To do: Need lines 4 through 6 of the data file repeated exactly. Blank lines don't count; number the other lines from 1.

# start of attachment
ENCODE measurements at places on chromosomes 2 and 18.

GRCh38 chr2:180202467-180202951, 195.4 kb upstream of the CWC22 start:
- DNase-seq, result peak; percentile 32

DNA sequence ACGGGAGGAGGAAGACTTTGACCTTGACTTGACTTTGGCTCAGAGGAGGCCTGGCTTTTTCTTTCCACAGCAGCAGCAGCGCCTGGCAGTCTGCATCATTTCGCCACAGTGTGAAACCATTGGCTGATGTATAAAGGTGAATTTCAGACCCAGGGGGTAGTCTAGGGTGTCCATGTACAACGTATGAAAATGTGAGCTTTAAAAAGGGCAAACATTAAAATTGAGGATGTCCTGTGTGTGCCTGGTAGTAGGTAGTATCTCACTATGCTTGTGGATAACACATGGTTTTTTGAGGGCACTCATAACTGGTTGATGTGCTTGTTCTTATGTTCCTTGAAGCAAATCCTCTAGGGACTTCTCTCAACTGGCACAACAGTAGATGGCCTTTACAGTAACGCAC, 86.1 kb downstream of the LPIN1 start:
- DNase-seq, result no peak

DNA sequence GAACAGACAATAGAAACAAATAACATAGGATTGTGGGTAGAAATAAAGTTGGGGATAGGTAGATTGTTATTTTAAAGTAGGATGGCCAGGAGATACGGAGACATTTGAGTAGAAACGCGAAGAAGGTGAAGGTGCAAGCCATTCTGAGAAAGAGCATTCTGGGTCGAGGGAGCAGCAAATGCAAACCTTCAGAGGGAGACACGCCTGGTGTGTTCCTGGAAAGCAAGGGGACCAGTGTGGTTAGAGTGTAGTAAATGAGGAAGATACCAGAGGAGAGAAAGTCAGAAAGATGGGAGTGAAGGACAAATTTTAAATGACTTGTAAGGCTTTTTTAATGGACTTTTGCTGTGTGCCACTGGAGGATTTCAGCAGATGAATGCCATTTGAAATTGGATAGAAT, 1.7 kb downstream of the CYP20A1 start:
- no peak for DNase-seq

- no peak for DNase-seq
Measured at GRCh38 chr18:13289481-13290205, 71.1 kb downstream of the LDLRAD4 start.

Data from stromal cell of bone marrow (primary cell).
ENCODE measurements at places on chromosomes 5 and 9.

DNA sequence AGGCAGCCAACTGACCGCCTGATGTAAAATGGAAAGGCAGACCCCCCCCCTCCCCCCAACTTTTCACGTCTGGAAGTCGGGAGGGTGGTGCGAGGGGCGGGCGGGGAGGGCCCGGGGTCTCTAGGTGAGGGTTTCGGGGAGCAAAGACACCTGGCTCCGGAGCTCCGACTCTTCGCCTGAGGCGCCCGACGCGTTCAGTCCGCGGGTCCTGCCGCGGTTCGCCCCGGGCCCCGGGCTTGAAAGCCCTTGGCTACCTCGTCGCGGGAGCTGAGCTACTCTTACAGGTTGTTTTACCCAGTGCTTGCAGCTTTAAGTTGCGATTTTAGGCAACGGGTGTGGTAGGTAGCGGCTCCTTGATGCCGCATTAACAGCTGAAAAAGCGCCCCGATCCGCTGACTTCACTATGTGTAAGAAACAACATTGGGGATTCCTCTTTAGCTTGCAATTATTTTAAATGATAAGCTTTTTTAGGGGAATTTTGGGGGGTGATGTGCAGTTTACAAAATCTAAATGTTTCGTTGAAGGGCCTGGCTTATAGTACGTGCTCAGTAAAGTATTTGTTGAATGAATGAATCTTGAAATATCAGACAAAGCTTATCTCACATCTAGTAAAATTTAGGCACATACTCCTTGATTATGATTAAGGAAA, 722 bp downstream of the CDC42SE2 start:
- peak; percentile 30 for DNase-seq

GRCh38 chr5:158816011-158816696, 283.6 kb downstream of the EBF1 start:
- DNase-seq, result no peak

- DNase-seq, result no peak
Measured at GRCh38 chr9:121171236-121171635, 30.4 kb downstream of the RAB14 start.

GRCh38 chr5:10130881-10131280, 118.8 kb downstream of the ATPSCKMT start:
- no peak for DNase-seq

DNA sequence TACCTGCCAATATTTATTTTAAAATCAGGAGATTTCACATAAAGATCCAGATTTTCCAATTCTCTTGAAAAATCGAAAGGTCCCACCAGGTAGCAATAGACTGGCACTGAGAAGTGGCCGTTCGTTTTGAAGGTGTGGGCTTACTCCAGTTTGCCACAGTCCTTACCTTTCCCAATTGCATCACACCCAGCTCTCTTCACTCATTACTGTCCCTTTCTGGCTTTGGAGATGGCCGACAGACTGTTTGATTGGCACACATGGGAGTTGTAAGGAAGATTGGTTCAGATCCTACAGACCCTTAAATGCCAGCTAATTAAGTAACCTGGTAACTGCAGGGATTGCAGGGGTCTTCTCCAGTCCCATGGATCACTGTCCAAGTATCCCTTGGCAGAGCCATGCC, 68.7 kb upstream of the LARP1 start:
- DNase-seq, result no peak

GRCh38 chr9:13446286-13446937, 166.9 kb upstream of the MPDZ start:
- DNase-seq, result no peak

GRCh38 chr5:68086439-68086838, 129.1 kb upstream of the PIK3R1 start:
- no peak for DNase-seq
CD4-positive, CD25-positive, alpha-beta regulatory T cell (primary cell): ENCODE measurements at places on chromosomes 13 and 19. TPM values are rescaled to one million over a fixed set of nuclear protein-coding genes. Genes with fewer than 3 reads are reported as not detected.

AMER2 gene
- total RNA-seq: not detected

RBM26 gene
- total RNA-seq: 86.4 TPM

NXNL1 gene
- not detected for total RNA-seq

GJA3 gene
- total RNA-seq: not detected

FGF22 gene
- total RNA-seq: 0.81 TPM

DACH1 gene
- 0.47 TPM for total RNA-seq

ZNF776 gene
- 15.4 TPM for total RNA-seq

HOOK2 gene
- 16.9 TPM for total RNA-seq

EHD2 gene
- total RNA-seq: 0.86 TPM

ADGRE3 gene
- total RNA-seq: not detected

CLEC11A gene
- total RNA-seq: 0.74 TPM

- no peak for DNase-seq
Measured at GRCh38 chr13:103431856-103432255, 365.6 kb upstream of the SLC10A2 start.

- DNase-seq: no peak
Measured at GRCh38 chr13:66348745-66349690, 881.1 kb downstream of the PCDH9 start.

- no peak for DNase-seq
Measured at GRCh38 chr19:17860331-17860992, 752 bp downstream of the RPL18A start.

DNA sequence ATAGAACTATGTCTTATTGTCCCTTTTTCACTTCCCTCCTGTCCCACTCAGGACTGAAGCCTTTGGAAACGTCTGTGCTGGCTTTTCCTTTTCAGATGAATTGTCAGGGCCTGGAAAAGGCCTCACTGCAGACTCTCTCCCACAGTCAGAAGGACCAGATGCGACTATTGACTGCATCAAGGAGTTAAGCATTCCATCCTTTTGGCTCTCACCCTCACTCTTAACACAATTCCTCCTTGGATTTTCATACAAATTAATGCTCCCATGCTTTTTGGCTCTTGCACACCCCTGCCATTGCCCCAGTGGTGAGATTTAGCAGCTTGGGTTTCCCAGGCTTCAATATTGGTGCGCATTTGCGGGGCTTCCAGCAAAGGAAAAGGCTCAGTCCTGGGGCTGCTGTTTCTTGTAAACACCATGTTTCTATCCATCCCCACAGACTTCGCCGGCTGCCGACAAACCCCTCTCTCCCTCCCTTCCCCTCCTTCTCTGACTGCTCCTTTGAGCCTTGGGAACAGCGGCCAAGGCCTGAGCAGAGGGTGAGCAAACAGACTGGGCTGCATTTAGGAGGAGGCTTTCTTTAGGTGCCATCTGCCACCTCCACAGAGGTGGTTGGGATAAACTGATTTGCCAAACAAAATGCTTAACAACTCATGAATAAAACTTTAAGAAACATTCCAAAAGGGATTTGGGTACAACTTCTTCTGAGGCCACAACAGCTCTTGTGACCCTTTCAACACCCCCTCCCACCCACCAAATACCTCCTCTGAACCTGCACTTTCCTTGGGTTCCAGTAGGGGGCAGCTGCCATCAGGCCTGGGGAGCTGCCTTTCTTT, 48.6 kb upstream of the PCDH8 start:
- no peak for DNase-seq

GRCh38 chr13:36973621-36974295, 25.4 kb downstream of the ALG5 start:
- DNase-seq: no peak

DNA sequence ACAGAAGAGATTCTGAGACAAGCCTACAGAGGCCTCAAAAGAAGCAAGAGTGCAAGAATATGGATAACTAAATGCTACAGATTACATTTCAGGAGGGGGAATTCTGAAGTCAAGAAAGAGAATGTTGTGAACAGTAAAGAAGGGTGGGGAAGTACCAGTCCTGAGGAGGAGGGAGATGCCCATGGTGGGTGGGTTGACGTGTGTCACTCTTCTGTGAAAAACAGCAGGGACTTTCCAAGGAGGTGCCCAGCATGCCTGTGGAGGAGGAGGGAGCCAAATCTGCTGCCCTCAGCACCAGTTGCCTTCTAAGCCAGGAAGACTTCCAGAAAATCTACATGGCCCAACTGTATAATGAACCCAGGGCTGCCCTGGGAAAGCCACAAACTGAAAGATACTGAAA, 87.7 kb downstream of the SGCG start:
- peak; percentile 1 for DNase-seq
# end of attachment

DNA sequence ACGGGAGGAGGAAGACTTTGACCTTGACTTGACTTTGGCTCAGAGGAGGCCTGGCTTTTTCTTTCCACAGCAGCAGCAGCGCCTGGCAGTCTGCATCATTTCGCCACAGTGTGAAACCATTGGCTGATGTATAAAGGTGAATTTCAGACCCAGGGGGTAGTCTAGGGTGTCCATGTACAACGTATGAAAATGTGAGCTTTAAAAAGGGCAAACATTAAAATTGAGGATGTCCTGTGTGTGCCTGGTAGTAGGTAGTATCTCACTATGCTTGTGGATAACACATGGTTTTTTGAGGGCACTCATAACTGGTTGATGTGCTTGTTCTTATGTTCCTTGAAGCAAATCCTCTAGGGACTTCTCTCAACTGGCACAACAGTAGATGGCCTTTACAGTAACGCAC, 86.1 kb downstream of the LPIN1 start:
- DNase-seq, result no peak

DNA sequence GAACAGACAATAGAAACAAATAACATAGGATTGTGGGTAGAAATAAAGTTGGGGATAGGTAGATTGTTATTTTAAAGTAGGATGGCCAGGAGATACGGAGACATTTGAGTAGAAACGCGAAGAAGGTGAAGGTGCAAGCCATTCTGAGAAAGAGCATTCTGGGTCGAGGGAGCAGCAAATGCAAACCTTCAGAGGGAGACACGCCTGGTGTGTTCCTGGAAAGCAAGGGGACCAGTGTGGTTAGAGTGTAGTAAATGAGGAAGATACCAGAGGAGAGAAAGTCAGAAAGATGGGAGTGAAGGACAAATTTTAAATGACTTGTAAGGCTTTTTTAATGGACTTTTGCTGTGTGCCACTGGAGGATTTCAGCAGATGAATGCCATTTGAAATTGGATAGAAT, 1.7 kb downstream of the CYP20A1 start: